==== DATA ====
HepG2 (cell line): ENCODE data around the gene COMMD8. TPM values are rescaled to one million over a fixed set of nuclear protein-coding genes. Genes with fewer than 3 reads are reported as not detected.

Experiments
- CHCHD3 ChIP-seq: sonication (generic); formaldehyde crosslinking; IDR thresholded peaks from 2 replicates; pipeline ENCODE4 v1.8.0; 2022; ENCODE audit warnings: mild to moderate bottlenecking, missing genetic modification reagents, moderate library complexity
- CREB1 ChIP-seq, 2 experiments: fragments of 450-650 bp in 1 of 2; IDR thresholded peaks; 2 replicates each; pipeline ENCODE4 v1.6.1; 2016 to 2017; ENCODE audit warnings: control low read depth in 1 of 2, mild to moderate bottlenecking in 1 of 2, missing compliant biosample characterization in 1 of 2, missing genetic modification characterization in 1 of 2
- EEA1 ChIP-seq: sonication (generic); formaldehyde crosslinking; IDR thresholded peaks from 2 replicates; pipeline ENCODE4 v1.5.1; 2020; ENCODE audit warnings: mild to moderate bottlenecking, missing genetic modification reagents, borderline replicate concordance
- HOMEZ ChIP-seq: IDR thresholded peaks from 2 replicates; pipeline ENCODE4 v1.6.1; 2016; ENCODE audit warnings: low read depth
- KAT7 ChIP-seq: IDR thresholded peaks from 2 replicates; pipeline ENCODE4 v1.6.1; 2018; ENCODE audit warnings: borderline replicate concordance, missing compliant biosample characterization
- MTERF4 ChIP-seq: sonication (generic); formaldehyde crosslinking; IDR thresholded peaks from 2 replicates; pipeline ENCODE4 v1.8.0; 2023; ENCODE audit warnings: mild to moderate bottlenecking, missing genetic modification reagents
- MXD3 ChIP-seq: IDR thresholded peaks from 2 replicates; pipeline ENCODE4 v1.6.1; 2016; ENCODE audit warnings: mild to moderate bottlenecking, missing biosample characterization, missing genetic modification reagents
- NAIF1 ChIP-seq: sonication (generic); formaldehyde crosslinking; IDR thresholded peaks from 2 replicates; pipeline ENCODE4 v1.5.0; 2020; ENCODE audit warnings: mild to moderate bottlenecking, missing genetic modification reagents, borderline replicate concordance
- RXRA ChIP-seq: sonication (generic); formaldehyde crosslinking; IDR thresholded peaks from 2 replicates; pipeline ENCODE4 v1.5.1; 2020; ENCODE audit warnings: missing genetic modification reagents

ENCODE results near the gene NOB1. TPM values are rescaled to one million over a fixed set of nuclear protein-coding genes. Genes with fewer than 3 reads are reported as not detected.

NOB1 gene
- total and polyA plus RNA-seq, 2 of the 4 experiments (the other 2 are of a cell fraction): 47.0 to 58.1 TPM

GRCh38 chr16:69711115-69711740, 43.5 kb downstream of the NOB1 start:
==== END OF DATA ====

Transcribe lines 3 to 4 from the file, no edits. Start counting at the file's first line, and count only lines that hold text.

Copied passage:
- CHCHD3 ChIP-seq: sonication (generic); formaldehyde crosslinking; IDR thresholded peaks from 2 replicates; pipeline ENCODE4 v1.8.0; 2022; ENCODE audit warnings: mild to moderate bottlenecking, missing genetic modification reagents, moderate library complexity
- CREB1 ChIP-seq, 2 experiments: fragments of 450-650 bp in 1 of 2; IDR thresholded peaks; 2 replicates each; pipeline ENCODE4 v1.6.1; 2016 to 2017; ENCODE audit warnings: control low read depth in 1 of 2, mild to moderate bottlenecking in 1 of 2, missing compliant biosample characterization in 1 of 2, missing genetic modification characterization in 1 of 2